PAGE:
To iPod or not to iPod?
Is there an alternative . . . maybe. Boston Marathon race director Dave McGillivray weighs-in on this hot topic.
Posted Wednesday, 25 July, 2007
Two days before July 4th, I was at my office at the Boston Athletic Association in Boston’s Back Bay and decided to go for a run along the Charles River, something I did regularly in the 80’s and 90’s but haven’t done too often lately. I wasn’t actually taking a break from work, I was simply taking my work “on the road.” When I run, I multi-task and continue to work. I was interested to see and make note of the physical set up at the Hatch Shell of the Boston 4th of July celebration.
It was 8 a.m. as I hit the pathway around the Esplanade. I began to notice one runner after another, ALL wearing an iPod or some other form of headphone. I couldn’t believe it, just about EVERYONE was wearing one…except me. I decided to actually count every runner that past me going in the opposite direction and every runner I passed going in the same direction as me. In total, I saw 62 runners (or joggers – I hate that word but it’s probably more appropriate in describing the majority of folks out on the river).
Of the 62, I was astounded to count 55 of them using a headphone device (mostly iPods)…that’s 90%....90%! My first reaction – why didn’t I buy stock in this item!! More amazingly, every woman I passed except just ONE was using an iPod. I was beginning to think that they all were looking at me as the “outcast” since I was just about the only one running without wires coming out of my ears.
Interestingly, I noticed all types of iPod aficionados. It seemed the ones that did pass me (going in the other direction – can’t let anyone pass you going in the same direction, God forbid) without Ipods were the real fit and fast guys. They were hammering and it was obvious that Ipods were not part of their repertoire. I saw one runner wearing an iPod with one ear piece in and the other out…thought that was a creative way to balance listening to music and simultaneously being sensitive to his surroundings. As I approached one guy wearing an iPod, he seemed startled and turned to look at me before I even reached him which indicated to me that perhaps he had his volume way down as he heard me approaching him (and/or my breathing is so heavy these days people in the next town could hear me coming). Many runners have the device attached to their arm with a black Velcro strap…from a distance it looks like they are having their blood pressure taken!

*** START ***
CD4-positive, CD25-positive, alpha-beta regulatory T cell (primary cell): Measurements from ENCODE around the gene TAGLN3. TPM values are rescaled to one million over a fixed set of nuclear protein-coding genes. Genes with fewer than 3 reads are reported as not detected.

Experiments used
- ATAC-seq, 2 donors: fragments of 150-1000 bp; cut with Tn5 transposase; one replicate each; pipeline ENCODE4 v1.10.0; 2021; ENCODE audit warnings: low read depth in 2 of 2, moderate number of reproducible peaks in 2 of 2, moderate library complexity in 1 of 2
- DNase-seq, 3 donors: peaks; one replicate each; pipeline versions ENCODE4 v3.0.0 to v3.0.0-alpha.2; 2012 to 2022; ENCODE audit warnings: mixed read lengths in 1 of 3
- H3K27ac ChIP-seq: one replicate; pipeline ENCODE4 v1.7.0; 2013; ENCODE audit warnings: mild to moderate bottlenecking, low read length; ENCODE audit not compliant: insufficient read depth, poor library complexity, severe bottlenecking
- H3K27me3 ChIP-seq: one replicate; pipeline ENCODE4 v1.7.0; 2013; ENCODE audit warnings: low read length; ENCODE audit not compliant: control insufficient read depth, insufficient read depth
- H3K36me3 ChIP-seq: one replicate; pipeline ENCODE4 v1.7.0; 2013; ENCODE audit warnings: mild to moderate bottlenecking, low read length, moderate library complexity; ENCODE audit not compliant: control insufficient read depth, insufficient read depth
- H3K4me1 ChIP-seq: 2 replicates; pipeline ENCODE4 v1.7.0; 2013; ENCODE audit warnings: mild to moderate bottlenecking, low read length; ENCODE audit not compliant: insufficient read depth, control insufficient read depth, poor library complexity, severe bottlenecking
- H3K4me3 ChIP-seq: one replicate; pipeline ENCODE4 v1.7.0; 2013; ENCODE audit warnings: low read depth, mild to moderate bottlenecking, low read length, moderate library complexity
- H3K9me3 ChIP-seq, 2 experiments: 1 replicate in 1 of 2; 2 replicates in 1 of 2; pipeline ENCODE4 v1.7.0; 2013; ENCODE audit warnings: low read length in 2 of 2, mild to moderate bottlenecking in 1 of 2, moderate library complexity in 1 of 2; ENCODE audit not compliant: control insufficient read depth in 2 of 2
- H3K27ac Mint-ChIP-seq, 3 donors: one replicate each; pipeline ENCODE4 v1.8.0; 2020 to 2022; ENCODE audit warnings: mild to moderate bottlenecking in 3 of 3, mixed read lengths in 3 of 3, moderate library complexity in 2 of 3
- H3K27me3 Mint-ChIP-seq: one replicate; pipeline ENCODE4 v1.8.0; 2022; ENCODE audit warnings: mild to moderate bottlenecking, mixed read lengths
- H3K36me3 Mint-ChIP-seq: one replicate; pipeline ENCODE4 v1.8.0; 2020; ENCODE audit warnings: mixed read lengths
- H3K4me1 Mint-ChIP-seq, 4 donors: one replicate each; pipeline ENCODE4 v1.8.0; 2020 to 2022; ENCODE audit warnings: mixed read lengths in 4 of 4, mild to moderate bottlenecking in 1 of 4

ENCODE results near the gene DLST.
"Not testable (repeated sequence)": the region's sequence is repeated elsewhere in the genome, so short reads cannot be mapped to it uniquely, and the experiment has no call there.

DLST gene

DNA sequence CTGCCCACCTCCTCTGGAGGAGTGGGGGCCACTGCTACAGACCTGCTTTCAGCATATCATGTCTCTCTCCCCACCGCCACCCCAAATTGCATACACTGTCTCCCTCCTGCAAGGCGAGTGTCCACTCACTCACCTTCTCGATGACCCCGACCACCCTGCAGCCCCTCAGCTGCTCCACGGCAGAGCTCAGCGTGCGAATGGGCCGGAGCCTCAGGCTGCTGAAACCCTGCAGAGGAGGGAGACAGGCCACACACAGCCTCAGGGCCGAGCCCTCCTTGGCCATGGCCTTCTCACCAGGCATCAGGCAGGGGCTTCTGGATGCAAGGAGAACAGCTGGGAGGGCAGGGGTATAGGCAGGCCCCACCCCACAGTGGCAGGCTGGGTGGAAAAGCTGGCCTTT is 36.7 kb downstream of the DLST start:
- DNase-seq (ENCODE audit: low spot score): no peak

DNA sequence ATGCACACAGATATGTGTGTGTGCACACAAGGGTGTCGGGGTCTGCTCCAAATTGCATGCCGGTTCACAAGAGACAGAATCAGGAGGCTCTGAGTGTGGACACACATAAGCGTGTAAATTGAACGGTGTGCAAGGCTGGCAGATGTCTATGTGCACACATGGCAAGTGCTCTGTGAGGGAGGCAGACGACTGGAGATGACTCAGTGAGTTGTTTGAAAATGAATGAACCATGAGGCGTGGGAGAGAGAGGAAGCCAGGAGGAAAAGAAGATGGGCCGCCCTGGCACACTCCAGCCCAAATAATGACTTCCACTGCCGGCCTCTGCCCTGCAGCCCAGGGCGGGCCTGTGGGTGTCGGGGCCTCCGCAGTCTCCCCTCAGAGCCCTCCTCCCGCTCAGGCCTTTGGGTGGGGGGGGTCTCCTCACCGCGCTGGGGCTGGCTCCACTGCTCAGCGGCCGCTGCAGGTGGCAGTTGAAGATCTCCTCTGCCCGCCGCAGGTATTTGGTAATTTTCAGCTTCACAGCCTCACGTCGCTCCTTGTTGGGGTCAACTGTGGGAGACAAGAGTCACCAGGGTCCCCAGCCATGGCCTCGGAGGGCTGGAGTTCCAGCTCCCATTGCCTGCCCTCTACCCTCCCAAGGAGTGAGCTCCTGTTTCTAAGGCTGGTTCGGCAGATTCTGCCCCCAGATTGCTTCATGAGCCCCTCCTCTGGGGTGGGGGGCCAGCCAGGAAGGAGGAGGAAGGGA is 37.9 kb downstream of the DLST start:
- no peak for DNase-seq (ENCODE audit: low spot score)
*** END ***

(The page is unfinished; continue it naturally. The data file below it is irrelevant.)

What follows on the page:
Then I passed two guys running together and carrying on a conversation, however, one guy was wearing an iPod and the other was not…that seemed pretty perplexing. Next came the guy pushing his kid in the baby jogger – I thought, okay, good, at least this guy is not wearing an iPod…then I looked in the baby jogger and the kid in the jogger is wearing one…I kid you not!!!! Finally, I see a guy walking his dog and I thought if this dog is wearing an iPod, then I must be on medication and hallucinating now. I’ll keep you guessing.
So, what is up with this iPod phenomenon? Personally, I don’t use one so I must be from the old school. Although I don’t use one, that doesn’t necessarily mean I am totally against them. However, as race directors of events sanctioned and insured by USA Track and Field (USATF), we are obligated to apply the rules they have established and one of them is “no use of headphones” in all competitions. USATF rule 144.3b prohibits electronic devices…period. Whether you agree with the rule and its rationale or not, that is the current rule.
In contacting a number of officials at USATF, they sum it up this way….